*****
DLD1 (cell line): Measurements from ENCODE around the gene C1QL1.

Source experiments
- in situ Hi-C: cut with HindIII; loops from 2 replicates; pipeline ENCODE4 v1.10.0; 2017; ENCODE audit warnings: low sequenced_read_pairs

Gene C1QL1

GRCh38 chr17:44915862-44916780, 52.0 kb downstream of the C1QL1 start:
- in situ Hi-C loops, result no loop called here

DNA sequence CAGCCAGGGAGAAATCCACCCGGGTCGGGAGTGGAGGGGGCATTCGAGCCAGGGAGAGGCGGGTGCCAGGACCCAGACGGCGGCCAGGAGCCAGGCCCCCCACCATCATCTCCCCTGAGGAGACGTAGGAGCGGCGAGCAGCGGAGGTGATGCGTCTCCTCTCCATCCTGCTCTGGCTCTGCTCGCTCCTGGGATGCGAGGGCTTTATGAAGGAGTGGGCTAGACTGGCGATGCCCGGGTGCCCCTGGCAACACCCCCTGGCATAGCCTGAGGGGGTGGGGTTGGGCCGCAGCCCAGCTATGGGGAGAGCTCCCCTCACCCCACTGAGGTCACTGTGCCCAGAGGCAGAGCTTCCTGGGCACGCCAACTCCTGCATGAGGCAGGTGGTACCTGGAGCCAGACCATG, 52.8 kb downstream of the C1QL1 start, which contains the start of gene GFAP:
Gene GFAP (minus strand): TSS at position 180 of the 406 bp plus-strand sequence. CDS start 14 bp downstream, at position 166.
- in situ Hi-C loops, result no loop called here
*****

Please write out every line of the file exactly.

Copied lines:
DLD1 (cell line): Measurements from ENCODE around the gene C1QL1.

Source experiments
- in situ Hi-C: cut with HindIII; loops from 2 replicates; pipeline ENCODE4 v1.10.0; 2017; ENCODE audit warnings: low sequenced_read_pairs

Gene C1QL1

GRCh38 chr17:44915862-44916780, 52.0 kb downstream of the C1QL1 start:
- in situ Hi-C loops, result no loop called here

DNA sequence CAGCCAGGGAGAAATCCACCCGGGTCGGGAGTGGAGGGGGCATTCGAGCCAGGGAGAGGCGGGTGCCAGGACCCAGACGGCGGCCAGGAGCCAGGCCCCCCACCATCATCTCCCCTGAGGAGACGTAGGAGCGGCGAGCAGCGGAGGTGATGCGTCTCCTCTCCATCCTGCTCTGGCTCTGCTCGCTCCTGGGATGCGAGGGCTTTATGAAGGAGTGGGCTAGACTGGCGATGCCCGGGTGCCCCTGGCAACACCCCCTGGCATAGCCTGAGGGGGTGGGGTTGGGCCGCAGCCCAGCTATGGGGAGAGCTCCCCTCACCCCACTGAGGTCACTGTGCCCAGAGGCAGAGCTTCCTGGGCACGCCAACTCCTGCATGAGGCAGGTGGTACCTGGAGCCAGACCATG, 52.8 kb downstream of the C1QL1 start, which contains the start of gene GFAP:
Gene GFAP (minus strand): TSS at position 180 of the 406 bp plus-strand sequence. CDS start 14 bp downstream, at position 166.
- in situ Hi-C loops, result no loop called here